BlockMove(@myTrap,Pointer(ORD(PatchPtr)),SizeNeeded);  {How ‘bout 
this?}
     SetZone(oldZone)

3. Use NGetTrapAddress & NSetTrapAddress:

**HELP HELP HELP!!!**

I don’t want to spend my life trial and erroring these procedures, so I need some advice.

From: Inbox

Re: Patching Traps

Read p. 83-89 of October ’89 MacTutor. That should give you all the help you need.

From: Tomt

Re: printing ???

I’m having a bit of trouble printing a graphics image in LSP 2.0. I’m trying to follow the example in Macintosh Revealed VIII but I run into a problem,

  Theprintrec := ThPrint(NewHandle(sizeof(Tprint)));
  Hlock(handle(theprintrec));
  PrintDefault(Theprintrec);
  goahead := PrStlDialog(ThePrintRec);

on the last line I get an address error. I’m sure I skipping something simple but I don’t have the foggiest. Thanks for any help.

From: Dhands

Re: printing ???

You may have not called PrOpen prior to the printing calls. I added the call and the code below worked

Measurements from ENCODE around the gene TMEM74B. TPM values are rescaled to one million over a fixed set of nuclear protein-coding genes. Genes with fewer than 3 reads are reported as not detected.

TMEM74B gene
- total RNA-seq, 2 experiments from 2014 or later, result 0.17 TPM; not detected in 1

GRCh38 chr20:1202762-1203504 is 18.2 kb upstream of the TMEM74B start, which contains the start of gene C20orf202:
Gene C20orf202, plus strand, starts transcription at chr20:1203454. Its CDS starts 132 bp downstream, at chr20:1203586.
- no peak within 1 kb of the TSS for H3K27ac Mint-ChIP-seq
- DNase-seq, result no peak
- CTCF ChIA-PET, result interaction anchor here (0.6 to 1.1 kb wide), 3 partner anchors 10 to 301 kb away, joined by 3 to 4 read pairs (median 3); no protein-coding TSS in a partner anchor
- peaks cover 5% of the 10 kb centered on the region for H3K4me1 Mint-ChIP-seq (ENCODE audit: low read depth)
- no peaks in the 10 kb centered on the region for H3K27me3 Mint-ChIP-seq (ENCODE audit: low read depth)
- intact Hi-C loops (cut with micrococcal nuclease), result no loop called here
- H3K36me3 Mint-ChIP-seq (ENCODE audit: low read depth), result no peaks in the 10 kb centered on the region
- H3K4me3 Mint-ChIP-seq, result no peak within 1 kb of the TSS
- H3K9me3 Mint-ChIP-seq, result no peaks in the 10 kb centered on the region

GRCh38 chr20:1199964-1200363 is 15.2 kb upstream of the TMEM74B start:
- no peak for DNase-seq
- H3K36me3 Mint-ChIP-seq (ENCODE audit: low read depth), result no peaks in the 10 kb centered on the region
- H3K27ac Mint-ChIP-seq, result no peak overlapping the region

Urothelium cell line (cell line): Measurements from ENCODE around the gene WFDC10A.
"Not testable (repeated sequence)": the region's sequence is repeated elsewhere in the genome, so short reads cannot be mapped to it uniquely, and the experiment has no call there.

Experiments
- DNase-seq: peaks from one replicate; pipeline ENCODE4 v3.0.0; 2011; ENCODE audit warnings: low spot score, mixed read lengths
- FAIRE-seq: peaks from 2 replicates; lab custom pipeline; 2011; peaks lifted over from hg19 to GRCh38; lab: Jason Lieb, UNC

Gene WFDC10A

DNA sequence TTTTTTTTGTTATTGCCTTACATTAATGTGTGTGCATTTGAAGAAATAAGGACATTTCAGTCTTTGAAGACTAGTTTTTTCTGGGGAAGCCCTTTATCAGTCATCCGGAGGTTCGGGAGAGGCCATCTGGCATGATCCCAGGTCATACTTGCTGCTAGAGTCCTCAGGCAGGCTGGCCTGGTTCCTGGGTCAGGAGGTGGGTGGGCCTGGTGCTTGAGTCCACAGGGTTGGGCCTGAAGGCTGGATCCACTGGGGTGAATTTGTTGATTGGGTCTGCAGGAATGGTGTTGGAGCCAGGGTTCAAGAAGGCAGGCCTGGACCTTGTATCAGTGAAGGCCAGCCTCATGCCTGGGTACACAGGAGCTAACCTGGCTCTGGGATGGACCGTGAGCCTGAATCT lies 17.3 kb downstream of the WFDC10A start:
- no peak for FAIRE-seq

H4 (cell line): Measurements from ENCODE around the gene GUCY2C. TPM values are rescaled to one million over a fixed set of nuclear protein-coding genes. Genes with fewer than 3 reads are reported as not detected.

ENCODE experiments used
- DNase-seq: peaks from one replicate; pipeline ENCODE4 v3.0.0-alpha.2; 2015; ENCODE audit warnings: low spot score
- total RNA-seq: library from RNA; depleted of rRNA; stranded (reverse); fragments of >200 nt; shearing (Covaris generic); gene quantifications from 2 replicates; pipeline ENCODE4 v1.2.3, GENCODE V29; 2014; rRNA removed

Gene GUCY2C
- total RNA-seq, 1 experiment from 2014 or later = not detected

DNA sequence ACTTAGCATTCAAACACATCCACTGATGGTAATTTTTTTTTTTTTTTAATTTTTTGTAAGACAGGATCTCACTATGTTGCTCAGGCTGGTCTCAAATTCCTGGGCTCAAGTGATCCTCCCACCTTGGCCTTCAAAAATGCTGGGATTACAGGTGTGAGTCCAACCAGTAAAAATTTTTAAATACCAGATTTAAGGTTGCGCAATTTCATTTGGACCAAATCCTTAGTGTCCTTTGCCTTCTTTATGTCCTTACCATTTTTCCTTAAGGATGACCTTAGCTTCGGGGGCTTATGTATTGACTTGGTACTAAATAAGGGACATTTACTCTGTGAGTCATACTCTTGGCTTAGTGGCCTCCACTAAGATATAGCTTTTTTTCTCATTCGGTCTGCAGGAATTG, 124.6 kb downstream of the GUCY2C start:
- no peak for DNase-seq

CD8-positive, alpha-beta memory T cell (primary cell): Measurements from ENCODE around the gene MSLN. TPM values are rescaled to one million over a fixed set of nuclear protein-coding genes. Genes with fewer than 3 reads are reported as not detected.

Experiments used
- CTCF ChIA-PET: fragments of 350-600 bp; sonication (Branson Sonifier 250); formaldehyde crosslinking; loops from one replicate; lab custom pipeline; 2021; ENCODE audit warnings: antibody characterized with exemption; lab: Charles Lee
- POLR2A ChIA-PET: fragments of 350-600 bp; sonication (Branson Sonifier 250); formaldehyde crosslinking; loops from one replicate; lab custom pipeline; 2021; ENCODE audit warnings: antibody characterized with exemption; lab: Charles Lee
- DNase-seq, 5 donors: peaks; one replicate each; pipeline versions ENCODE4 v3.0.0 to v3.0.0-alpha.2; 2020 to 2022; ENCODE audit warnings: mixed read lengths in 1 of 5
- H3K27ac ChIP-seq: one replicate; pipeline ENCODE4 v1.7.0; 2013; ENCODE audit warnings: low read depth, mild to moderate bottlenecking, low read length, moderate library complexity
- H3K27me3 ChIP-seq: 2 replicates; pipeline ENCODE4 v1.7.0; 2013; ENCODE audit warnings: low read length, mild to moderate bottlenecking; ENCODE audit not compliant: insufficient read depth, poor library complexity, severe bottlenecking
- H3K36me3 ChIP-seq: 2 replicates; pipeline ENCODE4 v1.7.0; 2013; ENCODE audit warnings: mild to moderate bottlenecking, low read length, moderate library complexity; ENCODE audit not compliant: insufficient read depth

{1}
  Theprintrec := ThPrint(NewHandle(sizeof(Tprint)));
  Hlock(handle(theprintrec));
PrOpen;
  PrintDefault(Theprintrec);
  goahead := PrStlDialog(ThePrintRec);
PrClose;

Also, occasionally I’ve had LSP continue to encounter address/runtime errors even after fixing the source code. If you’re really stumped try “remove objects” command and/or quit and relaunch LSP.

From: Tomt

Re: printing thanks

Thanks David for the info. I too have seen problems where I had to either rebuild the project or quit LSP and then restart it. I also got a rather strange error saying that there was insufficient memory for internal tables that got fixed by quitting and restarting or rebuilding. Very strange.

From: Siegel

Re: printing ???

1) Don’t lock your print handle.

2) Before calling PrintDefault, call PrOpen, and when you’re done printing, call PRClose.

From: Sonny

Re: PASCAL BOOKS

Hello! Attention all Pascal programmers. I am fairly new to programming and want to learn more. Can anyone suggest some really good books about Pascal? I was in a college library recently and saw that there are a lot of books on Pascal, but many of them seemed somewhat mediocre. I plan to post this message on a number of BBS’s, so I will be posting another message later on to let y’all know the results of this survey. By the way, I have a Mac SE and plan to use Lightspeed Pascal v2.